9 Million People Just Got Letters Correcting Mistaken Student Loan Relief Approval

Biden Rail Strike, Washington, United States - 02 Dec 2022
Manuel Balce Ceneta / AP / Shutterstock.com

The past few weeks have been a rollercoaster of ups and downs for the 45 million Americans awaiting word on the Biden administration’s student loan relief program.

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The latest hurdle came down this week with new messages sent to 9 million people — messages correcting the erroneous letters sent in November letting them know their application was approved. Since the program is currently in legal limbo after a federal judge in Texas deemed it illegal, no one has yet been approved for relief money.

On November 10, U.S. District Judge Mark Pittman (once appointed by former President Trump) blocked the student loan relief payments from moving forward, calling it “unlawful.” And on November 14, a federal appeals court in St. Louis also instituted a nationwide injunction against the program and prohibited it from advancing.

Upon these decisions, the Federal Student Aid department removed the relief application from the official StudentAid.gov website and issued the following statement, “Courts have issued orders blocking our student debt relief program. As a result, at this time, we are not accepting applications. We are seeking to overturn those orders. If you’ve already applied, we’ll hold your application. Subscribe and check back here for updates. We will post information as soon as further updates are available.”

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The White House also released statements vowing to fight a legal battle to overturn the decision — as well, the government also extended the repayment moratorium to June 30, 2023.

Letters Mailed Out In Error

So, it was a mystery when 9 million people received e-mailed letters around November 19-20, coming from Secretary of Education Miguel A. Cardona, letting them know they were approved for debt relief. It was more or less an informational item letting eligible parties know that their application that was filed before the injunction has been reviewed and approved. It also stated that if and when the program could move forward, their payments would be sent out, though it did not specify the dollar amount.

Unfortunately those letters were a mistake, only adding to the confusion and despair of the whole situation. According to MSN, the gaffe came at the hands of Accenture Federal Services, a contractor of the department, who sent out the erroneous messages.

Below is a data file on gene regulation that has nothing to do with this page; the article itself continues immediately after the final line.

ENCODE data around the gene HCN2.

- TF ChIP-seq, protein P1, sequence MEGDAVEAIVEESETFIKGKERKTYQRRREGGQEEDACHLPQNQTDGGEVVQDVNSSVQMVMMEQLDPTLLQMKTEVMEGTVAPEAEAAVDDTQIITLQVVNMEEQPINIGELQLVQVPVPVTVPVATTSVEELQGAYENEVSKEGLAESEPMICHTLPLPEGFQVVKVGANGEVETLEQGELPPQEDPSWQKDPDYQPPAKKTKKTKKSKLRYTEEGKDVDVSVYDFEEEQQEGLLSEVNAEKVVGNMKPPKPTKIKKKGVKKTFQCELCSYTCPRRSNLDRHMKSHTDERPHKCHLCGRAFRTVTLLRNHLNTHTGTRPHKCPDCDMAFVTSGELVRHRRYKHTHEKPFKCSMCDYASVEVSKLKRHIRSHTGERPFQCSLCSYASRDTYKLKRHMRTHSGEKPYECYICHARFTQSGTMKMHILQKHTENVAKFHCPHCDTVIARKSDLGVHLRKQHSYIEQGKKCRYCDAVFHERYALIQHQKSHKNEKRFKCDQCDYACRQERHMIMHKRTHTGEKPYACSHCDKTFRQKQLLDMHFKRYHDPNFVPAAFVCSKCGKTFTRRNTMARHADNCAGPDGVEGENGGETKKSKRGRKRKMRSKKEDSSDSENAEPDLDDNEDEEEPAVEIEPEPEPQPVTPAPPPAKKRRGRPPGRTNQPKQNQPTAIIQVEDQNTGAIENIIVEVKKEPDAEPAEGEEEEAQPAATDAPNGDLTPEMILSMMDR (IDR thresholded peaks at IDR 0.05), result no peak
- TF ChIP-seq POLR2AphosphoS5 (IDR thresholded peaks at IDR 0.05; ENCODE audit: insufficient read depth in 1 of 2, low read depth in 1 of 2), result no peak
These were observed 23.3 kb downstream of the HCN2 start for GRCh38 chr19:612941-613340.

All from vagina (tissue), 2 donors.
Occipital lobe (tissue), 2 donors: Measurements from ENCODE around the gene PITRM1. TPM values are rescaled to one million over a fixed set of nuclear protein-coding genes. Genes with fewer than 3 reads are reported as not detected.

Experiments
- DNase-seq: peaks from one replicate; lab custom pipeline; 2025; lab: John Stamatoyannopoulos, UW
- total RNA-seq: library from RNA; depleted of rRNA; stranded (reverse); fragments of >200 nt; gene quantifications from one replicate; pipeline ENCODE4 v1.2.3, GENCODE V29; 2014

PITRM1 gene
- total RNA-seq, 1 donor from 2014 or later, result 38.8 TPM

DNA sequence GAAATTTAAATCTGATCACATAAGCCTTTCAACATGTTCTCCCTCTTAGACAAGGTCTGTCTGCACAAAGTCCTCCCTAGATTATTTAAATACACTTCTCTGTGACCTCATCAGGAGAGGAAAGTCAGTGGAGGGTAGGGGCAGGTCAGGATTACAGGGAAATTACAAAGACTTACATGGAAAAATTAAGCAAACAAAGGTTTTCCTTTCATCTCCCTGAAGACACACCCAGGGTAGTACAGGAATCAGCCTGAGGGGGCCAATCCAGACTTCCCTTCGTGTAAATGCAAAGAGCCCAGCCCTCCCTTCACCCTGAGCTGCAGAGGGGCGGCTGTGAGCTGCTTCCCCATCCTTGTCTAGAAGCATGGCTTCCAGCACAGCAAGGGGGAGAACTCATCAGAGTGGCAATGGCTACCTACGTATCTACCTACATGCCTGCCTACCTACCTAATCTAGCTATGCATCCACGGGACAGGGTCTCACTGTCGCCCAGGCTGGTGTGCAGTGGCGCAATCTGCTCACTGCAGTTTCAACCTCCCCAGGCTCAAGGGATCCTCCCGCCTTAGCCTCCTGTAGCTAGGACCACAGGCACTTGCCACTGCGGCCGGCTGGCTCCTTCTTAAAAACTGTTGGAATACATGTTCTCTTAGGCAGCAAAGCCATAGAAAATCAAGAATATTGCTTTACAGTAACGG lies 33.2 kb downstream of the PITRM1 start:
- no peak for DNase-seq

Starting Dec. 12, new e-mailed letters started going out to those 9 million people letting them know of the error. The email subject line reads, “CORRECTION: Status of Your Student Loan Debt Relief Application” and reads in full:

“Due to a vendor error, you recently received an email with a subject line indicating your application for the one-time Student Loan Debt Relief Plan had been approved. The subject line was inaccurate. The body of the previous email was accurate.

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We have received your application but are not permitted to review your eligibility because of ongoing litigation. We will keep your application information and review your eligibility if and when we prevail in court.

We apologize for the confusion, and you do not need to take any further action at this time. We will keep you updated with any developments.”

The Hill reported this week that the Supreme Court is planning to hear a second contention to President Biden’s plan with procedures looking to kick off in February.

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More: How the Student Loan Payment Pause Is Benefiting Borrowers Currently Eligible for Forgiveness

White House press secretary Karine Jean-Pierre has also addressed the issue, tweeting last week: “The program is also legal, supported by careful analysis from administration lawyers. @POTUS will keep fighting against efforts to rob middle class families of the relief they need and deserve.”

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About the Author

Selena Fragassi joined GOBankingRates.com in 2022, adding to her 15 years in journalism with bylines in Spin, Paste, Nylon, Popmatters, The A.V. Club, Loudwire, Chicago Sun-Times, Chicago Tribune, Chicago Magazine and others. She currently resides in Chicago with her rescue pets and is working on a debut historical fiction novel about WWII. She holds a degree in fiction writing from Columbia College Chicago.
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